Julie Pegg’s Irish Stew

recipe from Julie Pegg


Purists consider a carrot in Irish stew a “no-good hanger-on.” This goes for adding celery, beef, turnips and barley, too. However I’m rather partial to adding carrots.


A shame but most North Americans disdain mutton. They find the flavour too stromg. Shoulder chops, cut and cubed, or stewing lamb suffice. I like to find a lamb neck.


Depending on ratio of bone and fat to meat you will need two to three pounds of lamb. Trim excess fat. Roughly chop three to four medium onions and two large carrots. Wash and peel (if Idaho or other thick skinned) two pounds of potatoes and slice into quarter-inch rounds.


In a deep casserole or Dutch oven add a bit of fat or oil brown the lamb, in batches, removing each batch pot into a bowl. (Make sure lamb chunks don’t touch or they will steam rather than brown). Line the bottom of the pot with lamb chunks. Then layer potatoes, then onions, then carrots over the lamb. Repeat the process until all ingredients are used. Season with salt, pepper, a handful of chopped parsley, and two or three sprigs (or one teaspoon dried) thyme. Pour over stew 20 oz. (British pint) or to nearly cover, chicken stock or veal stock, or water.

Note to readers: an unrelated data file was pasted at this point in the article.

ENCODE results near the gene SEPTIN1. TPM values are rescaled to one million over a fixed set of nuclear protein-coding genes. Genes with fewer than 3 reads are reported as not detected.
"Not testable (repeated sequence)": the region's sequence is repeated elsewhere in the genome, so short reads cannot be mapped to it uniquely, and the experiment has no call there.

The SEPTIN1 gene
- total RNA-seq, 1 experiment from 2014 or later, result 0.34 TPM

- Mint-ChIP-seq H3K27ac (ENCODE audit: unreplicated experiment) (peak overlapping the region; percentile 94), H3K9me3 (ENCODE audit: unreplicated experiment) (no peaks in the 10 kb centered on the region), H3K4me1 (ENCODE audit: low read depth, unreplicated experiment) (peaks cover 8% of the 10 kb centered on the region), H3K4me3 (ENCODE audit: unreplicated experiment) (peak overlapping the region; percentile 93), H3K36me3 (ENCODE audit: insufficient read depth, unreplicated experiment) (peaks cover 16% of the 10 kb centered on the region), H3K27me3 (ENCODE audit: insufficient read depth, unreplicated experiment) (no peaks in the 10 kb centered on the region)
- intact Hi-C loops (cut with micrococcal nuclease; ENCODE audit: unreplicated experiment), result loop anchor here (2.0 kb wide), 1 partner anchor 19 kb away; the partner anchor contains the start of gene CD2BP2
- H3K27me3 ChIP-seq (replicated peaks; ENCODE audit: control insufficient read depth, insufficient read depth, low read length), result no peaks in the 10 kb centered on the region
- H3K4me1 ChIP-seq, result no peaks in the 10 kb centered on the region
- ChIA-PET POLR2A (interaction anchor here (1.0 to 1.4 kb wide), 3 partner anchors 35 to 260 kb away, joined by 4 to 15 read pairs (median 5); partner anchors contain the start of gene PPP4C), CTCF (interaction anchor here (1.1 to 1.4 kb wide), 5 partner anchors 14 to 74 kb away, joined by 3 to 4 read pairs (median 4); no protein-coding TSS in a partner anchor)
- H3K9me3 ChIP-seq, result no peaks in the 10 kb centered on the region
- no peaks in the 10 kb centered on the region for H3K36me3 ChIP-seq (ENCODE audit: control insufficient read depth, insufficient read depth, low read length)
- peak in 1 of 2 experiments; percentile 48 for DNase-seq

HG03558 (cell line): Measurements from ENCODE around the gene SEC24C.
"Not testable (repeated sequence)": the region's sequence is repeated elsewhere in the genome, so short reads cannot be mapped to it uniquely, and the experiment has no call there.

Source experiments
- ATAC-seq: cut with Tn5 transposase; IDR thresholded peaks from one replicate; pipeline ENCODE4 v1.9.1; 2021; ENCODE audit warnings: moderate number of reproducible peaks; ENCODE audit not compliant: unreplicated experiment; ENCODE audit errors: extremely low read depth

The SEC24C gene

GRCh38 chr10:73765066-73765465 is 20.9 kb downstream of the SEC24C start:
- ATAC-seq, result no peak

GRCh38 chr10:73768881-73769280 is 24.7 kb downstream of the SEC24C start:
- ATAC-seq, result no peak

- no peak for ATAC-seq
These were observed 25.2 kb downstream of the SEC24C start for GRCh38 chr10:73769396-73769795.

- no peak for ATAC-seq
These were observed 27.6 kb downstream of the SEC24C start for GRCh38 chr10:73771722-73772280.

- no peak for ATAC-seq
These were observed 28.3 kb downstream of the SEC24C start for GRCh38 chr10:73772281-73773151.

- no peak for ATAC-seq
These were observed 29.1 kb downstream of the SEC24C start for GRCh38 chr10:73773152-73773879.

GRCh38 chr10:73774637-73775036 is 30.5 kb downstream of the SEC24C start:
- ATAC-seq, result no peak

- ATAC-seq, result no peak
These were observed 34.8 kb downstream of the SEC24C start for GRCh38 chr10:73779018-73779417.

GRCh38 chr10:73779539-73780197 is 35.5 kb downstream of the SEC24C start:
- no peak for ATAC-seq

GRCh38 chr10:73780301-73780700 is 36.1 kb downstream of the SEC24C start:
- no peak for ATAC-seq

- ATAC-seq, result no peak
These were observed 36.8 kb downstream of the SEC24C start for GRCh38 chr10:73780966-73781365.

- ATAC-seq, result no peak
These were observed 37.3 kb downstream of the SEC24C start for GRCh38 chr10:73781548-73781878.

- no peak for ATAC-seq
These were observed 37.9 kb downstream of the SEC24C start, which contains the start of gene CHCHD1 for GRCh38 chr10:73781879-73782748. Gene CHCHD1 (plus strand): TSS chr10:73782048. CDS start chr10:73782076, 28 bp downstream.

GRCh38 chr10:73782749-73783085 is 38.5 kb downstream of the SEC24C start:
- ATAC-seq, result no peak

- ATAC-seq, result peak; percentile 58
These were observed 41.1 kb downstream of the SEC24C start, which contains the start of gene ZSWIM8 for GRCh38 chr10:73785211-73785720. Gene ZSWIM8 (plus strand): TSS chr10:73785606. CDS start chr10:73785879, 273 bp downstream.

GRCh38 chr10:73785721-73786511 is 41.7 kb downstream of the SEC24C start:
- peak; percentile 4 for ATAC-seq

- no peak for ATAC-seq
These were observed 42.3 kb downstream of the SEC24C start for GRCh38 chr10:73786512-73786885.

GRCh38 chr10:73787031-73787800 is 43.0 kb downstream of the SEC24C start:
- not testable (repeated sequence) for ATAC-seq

Bring stew to boil on top of stove. Skim off foam. Transfer to 325° F oven and cook for two hours, or until meat is tender. Check part way through cooking and top up with more stock if necessary. Irish stew is best made the day before serving. Skim of any congealed fat.


May I suggest fixing an Irish stew and soda bread (easy to make, and requires no yeast) this March 17th?  Get out the fiddle. Pick up a few Guinness and a bottle of Irish whiskey. Invite a few folks to drop by. Shuck a dozen or more briny bi-valves (oysters and Guinness are a saintly match) and round out the festivities with a wedge of Dubliner Cheddar—for an evening of good fun. Here’s to St. Patrick. God bless him!


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